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David Ackermann


David Ackermann
Raum: EN 150/151
Telefon: +49 30 - 314 290 94
E-Mail: david.ackermann [at] tu-berlin.de

Fields of Research:

  • Virtuelle Akustik
  • Auralisation
  • Audiotechnik
  • Beschallungstechnik
  • Messtechnik

Teaching Activities

Laborpraktikum Audiotechnik: Lautsprechertechnik (seit 2016)

Open Data Publications

A Multi-channel Anechoic Orchestra Recording of Beethoven's Symphony No. 8 op. 93

This data set contains an excerpt of the anechoic recording of the Symphony No. 8 in F Major, Op. 93 by Ludwig van Beethoven, performed by the "Orchester Wiener Akademie" conducted by Martin Haselböck. It was recorded in the anechoic chamber of the TU Berlin.

GRAP - A Ground Truth on Room Acoustical Analysis and Perception

A database of 35 virtual room models was created that can serve as a ground truth for the future development of room acoustical parameters beyond ISO 3382-1.

BRAS - Benchmark for Room Acoustical Simulation

The Benchmark for Room Acoustical Simulation (BRAS) contains eleven acoustical scenes that are intended for the evaluation of room acoustical simulation software.

A Database on Musicians’ Movements During Musical Performances

The movements of 20 musicians playing 11 different musical instruments, including all standard orchestral instruments, were captured during solo performances by means of a motion capturing system under concert-like conditions.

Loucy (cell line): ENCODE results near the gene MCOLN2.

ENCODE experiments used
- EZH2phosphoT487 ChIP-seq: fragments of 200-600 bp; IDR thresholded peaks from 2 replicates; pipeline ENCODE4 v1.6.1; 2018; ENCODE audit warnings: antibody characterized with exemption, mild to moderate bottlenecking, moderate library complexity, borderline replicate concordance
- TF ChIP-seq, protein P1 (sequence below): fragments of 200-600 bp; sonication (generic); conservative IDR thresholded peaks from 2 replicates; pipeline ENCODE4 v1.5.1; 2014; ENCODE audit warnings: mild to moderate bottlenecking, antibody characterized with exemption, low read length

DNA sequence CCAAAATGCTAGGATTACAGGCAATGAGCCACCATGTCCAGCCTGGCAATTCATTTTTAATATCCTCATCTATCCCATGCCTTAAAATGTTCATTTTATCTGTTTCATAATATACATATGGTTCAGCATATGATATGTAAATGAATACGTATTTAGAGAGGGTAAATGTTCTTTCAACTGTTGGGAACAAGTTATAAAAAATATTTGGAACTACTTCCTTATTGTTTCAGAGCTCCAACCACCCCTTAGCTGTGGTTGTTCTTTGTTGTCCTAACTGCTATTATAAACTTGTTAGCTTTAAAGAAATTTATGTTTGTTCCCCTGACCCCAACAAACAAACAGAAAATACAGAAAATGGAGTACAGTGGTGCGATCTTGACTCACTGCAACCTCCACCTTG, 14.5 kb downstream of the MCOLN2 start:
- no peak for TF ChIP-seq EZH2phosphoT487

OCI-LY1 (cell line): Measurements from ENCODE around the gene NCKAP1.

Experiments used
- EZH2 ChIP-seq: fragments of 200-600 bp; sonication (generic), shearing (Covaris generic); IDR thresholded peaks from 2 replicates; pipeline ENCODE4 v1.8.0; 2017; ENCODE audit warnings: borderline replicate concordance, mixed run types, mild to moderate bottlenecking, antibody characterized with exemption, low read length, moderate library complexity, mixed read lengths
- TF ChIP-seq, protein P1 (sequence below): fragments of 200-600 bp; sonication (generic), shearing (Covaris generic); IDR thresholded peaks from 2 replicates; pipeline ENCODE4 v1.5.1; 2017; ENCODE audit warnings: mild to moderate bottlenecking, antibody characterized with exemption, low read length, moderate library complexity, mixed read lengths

The Acoustical Effect of Musicians' Movements During Musical Performances
Citation key ackermann_acoustical_2019
Author Ackermann, David and Böhm, Christoph and Brinkmann, Fabian and Weinzierl, Stefan
Pages 356–367
Year 2019
ISSN 1610-1928
DOI 10.3813/AAA.919319
Journal Acta Acustica united with Acustica
Volume 105
Number 2
Abstract Acoustic musical instruments act as dynamic sound sources communicating the expressive intentions of a performer to the audience in a dedicated spatial environment. From an acoustical point of view, the directivity of musical instruments is relevant both for the loudness and timbre of an instrument at a certain position in the audience, as well as for the spatial characteristics of the generated sound field. Musical instruments, however, are dynamic sound sources always moved by musicians as an element of their performance on stage. This work aims at assessing the acoustical effect and the perceptual relevance of these movements. For this purpose, we have recorded solo musical performances with all standard orchestral instruments with an optical motion tracking system, as well as the corresponding audio signals. The effect of the movements was evaluated by analysing the spectral fluctuation and the time-dependence of room acoustical parameters in a virtual acoustic environment in anechoic and reverberant conditions. In a subsequent listening test, an auralization of the static and dynamic musical performance was presented to listeners by binaural synthesis, showing that the signal-related fluctuations are clearly audible both in anechoic and reverberant situations. We discuss different approaches how to consider these effects for the simulation of natural acoustic sources in virtual acoustic reality.
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